The Mexican wolf (Canis lupus baileyi), is the smallest, southern-most occurring, rarest, and most genetically distinct subspecies of gray wolf in North America.
Mexican wolves typically weigh 50 - 80 pounds and measure about 5 ½ feet from nose to tail, and stand 28 to 32 inches at the shoulder. They have a distinctive, richly
colored coat of buff, gray, rust, and black, often with distinguishing facial patterns; solid black or white variations do not exist as with other North American gray wolves.
Historically, the core range of Mexican wolves occurred throughout mountainous regions from central Mexico, through southeastern Arizona, southern New Mexico, and southwestern
Texas. More recent information obtained from examining historical wolf specimens however, suggests that Mexican wolves may have roamed farther north. The Mexican wolf was common
throughout its core range through the mid-1800s. Towards the turn of the century, however, high cattle stocking rates and declining populations of native prey, such as deer and
elk, caused many wolves to prey on livestock. This led to intensive efforts to eradicate Mexican wolves in the southwestern United States. By the mid-1900s, Mexican wolves had
been effectively eliminated from the United States, and populations in Mexico were severely reduced. Following the passage of the Endangered Species Act in 1973, Mexican wolves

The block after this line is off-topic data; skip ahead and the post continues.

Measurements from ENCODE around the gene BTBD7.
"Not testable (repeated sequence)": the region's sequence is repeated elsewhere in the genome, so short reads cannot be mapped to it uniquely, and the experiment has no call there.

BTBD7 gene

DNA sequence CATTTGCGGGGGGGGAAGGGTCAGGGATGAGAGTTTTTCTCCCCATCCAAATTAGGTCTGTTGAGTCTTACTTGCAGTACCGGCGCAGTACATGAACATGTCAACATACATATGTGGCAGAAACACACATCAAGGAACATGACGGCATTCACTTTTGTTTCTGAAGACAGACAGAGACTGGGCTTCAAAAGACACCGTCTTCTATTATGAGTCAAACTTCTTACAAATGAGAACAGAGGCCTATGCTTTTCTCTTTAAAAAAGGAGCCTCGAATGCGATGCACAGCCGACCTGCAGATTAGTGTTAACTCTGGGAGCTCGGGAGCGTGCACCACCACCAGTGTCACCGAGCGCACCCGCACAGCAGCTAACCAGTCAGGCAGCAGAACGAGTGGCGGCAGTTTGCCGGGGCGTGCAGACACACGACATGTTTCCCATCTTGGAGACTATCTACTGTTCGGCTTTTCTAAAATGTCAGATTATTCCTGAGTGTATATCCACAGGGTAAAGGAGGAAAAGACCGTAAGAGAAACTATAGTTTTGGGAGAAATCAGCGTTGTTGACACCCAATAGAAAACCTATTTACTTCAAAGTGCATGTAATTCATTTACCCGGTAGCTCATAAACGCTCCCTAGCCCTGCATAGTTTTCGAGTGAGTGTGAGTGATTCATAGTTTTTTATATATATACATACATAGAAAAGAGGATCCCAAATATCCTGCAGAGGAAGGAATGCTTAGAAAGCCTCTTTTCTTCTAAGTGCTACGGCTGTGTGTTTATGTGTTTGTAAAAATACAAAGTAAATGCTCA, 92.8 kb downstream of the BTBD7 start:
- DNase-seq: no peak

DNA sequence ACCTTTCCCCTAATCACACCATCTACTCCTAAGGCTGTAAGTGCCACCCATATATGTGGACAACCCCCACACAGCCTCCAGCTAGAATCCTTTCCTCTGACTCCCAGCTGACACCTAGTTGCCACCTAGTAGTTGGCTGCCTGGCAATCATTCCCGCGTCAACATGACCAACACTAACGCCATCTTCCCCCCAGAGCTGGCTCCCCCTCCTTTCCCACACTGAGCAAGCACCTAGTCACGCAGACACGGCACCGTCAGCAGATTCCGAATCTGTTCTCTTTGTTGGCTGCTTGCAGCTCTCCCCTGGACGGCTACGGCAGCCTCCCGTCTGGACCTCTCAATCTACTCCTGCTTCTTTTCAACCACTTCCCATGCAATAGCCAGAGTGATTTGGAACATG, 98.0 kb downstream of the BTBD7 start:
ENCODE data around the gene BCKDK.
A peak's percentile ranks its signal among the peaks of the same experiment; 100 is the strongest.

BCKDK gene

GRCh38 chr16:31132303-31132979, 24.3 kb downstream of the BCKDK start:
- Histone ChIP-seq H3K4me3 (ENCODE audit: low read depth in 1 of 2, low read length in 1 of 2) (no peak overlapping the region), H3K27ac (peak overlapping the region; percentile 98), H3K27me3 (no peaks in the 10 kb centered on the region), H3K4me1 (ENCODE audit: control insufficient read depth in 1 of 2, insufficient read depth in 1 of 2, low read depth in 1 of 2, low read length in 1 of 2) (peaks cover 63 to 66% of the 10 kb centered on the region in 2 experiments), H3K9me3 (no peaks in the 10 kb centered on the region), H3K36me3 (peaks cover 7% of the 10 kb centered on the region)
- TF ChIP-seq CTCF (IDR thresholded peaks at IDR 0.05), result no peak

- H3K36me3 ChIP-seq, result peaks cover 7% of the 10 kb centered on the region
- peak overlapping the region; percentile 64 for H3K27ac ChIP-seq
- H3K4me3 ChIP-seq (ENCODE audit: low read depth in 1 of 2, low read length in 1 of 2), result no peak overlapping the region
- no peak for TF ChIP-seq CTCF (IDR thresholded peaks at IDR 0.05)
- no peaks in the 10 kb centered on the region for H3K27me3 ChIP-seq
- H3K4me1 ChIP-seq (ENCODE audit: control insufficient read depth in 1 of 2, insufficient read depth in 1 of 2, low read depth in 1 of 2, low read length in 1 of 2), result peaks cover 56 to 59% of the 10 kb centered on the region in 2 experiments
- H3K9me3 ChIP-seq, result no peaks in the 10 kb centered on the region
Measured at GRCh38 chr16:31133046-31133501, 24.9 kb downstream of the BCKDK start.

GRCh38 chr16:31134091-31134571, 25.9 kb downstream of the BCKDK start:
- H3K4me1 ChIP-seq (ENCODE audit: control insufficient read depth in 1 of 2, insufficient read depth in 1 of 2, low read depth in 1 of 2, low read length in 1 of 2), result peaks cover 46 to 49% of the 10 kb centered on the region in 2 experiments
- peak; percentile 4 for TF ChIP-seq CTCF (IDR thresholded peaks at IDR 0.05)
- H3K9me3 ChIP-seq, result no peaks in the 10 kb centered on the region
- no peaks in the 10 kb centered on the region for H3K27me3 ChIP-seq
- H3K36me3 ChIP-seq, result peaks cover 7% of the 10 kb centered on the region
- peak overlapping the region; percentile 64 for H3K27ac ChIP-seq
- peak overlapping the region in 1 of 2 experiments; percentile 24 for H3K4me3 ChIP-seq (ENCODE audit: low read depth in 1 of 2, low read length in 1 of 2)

were listed by the U.S. Fish and Wildlife Service as an endangered species in 1976, thereby prompting recovery efforts to save the species from extinction.
Mexican wolves have a complex social structure and an intricate communication system that includes scent marking, body postures, and numerous vocalizations such as howling,
barking, whining, and growling. They live in extended family groups, or packs, consisting of an adult mated pair and their offspring, often from several generations. The
alpha pair is usually monogamous, and they typically are the only breeding animals in the pack. Although highly variable, a typical Mexican wolf pack might consist of 4 - 8
animals, with a territory encompassing up to several hundred square miles. Generally, they breed in February and give birth in April or early May to four to six pups after a
63-day gestation period.
Mexican wolves hunt cooperatively to bring down prey animals usually much larger than themselves. This is accomplished primarily by chasing their prey often over large distances;
however, hunting behavior and strategies likely vary depending on terrain and prey size and availability. Native prey for Mexican wolves includes elk, mule deer, white-tailed deer,
javelina, rabbits, and other small mammals. Mexican wolves can and do occasionally kill livestock, particularly young animals. Mexican wolves also readily scavenge on carcasses
of prey species.
Mexican wolves are found in a variety of southwestern habitats; however, they are not low desert dwellers as once commonly believed. They prefer mountain woodlands, probably
because of the favorable combination of cover, water, and available prey.